On a day when our world was crashing in, we still were able to see God's hand. Many things went right on a day that was so wrong. Dr T, the doctor I had come to love and trust, was on call. Once he arrived at the hospital, he never left, he was going to see us through from beginning to end. Torrey, the nurse assigned to me when I arrived that morning, was such a blessing. She stood by my side with her tear stained cheeks and walked me through many of the hard decisions that day. The shift change was at 7 and Koen had not yet arrived. I kept asking her, "when do you leave?". She assured me she would make sure I had the best. A little after 7 that night Torrey walked in with my new nurse, Cindy. It was apparent that both had been crying. They were grieving for Koen and I was so thankful. They cared, they acknowledged Koen, they felt for my loss. I am eternally grateful for my doctor and those two nurses. Quitely I pray that I will have that same group of people by my side in the future and instead tears of sorrow, it will be tears of joy.
Cindy held my hand during delivery. Another nurse was brought in to assist my doctor during that time. Cindy was simply there for me. In a conversation prior to pushing we told her about Hackett and his curly hair. During my pregnancy Kevin and I would dream about what Koen would look like. One of our biggest wonders was would he have curly hair? We shared this with Cindy and she was unsure if we would get our answer to that question. My narrow pelvis made delivery a challenge, even though Koen was a little guy. I had to push for a while. At the beginning I felt strong, and I wanted to be done with this nightmare. As time progressed it became more difficult, both physically and emotionally. My strong pushes were turning into tearful ones. When Koen was crowning and I was nearing so close to the end, my sweet nurse Cindy gave me the memory that I will cherish. In part because it felt like something that would be said during a delivery where the outcome would have been different. Through the hair over the side of my face, she got right up to my ear, and whispered "he does have hair and he's beautiful". I don't know if I actually smiled, but I felt happy - even if was for a fleeting instant. It was enough for me to continue on with horror and pain.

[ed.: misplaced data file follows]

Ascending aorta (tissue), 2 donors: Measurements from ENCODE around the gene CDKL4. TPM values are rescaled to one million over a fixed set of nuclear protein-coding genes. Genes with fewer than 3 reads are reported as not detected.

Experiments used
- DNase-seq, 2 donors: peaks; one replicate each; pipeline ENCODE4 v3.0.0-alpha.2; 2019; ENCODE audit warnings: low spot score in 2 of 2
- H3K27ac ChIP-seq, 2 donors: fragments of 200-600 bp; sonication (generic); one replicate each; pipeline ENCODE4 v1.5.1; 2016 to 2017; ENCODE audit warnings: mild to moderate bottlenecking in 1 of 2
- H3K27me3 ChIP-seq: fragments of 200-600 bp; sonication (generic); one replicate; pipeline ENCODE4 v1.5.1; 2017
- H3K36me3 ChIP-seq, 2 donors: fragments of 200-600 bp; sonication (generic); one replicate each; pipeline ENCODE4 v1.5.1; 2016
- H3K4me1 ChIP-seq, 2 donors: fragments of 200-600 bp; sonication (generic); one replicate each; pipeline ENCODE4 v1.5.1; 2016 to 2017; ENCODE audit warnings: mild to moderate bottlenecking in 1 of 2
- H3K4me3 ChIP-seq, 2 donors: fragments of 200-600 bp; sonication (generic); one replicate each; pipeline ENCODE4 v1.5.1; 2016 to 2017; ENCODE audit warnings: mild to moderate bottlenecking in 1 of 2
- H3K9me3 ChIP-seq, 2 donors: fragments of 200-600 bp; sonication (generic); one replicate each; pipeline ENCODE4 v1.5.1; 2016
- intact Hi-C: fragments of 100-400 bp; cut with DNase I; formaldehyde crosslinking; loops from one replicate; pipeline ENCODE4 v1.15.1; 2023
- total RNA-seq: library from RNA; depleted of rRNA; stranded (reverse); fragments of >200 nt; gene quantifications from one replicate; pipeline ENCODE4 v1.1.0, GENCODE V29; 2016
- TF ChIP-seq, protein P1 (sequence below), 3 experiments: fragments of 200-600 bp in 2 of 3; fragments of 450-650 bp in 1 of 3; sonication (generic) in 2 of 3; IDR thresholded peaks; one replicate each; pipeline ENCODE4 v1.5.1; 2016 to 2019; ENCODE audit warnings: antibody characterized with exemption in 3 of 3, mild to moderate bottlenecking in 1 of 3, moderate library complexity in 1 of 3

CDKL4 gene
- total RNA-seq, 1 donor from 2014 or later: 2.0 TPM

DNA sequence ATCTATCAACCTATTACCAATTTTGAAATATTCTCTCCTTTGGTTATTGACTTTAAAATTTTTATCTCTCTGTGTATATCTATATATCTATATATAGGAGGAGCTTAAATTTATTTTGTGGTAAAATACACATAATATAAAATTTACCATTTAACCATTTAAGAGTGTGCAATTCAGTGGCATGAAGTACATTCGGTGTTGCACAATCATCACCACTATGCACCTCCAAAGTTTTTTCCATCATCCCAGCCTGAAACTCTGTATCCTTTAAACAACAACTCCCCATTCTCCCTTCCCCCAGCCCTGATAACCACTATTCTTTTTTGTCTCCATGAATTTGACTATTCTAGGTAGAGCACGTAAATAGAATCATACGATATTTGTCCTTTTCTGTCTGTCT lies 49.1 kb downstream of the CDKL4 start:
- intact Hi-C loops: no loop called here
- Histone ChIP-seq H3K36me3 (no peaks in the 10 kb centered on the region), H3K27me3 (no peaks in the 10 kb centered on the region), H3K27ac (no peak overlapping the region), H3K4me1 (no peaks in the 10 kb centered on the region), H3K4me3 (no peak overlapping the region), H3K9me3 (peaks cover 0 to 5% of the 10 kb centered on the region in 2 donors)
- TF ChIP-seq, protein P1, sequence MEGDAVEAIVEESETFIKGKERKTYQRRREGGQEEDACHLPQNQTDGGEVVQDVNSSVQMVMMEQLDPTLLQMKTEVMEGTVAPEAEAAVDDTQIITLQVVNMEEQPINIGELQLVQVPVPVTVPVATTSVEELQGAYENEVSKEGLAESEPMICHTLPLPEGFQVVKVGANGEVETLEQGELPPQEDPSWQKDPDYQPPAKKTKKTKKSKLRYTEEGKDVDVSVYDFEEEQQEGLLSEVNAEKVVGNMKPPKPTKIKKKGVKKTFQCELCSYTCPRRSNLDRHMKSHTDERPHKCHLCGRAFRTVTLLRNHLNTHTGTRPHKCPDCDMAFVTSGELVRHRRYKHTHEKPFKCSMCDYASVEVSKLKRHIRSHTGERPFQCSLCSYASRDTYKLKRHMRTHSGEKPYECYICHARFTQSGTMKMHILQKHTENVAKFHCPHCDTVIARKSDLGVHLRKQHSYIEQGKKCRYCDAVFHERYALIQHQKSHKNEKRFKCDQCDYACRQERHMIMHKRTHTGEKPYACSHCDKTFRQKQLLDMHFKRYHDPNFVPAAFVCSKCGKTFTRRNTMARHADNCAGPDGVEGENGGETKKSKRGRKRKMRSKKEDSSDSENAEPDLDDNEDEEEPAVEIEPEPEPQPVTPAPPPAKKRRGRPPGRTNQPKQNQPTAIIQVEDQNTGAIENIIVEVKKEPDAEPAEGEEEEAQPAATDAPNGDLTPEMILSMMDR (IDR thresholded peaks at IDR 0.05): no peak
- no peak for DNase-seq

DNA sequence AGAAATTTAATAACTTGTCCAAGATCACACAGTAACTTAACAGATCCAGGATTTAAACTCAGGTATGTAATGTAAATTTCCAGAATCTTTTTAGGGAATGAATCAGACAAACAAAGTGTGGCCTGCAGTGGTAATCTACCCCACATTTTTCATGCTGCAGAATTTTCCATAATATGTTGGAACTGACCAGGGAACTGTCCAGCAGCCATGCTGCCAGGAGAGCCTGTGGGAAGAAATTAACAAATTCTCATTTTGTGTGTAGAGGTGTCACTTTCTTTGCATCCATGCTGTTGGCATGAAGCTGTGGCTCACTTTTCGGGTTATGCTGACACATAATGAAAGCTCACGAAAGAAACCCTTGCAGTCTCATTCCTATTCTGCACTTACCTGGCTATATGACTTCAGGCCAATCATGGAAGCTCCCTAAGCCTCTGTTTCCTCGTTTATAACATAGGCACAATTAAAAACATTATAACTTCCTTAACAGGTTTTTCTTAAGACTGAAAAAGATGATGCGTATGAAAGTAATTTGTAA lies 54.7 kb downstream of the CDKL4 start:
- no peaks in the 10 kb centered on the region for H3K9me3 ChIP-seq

At the hospital where I delivered Koen they play a lullabye over the hospital speaker every time a baby is born. When Hackett and I attended his big brother class we had the joy of hearing that sweet music. No lullabye was ever played during my 27 hours at the hospital, but two babies were born that night. In another room down the hall another baby was born on May 27, 2013, and there was another grieving mother.
When the funeral home came to pick up Koen, they picked up another precious baby. We were given options about what could be done with Koen. We could choose to take on the responsibility financially to bury Koen or a local funeral home would take him and bury him for us. If we chose the latter option, which was referred to as as Babyland, Koen would be buried properly, but we would not be present and would not know his location. We chose to bury Koen ourselves., My heart's desire was to have him near us. The funeral home representative was a little confused when he picked up Koen and he referenced Koen going to Babyland before we corrected him. Hours later when I was unable to sleep I called for my nurse. I was worried that somehow these two precious babies would be mixed up. I wanted to know that it would truly be Koen buried between me and Kev. My nurse explained that both babies had on identity bracelets and reassured me that we would get our Koen, She also told me the other baby was much tinier than Koen and that it was the one going to Babyland - hence the confusion. My heart broke and continues to bleed for this other mother.
We were blessed to have a funeral service for Koen with loved ones surrounding us. Kevin was able to carry Koen right to his gravesite and lay him to rest. I get to go and visit Koen, water his flowers, kiss the ground, talk, pray, and cry. We are not alone in this heartache, so many lose the babies they love during these 9 months. My hope is that we can somehow help those who aren't able to bury their babies around the corner from their house. I don't know what this will entail or look like, but it has been on my heart for weeks. Today I turned my blog into an actual website. http://www.celebratethesadness.org now exists. I pray that one day we can assist other grieving mothers (and their families) to Celebrate the Sadness.
I am Jackie.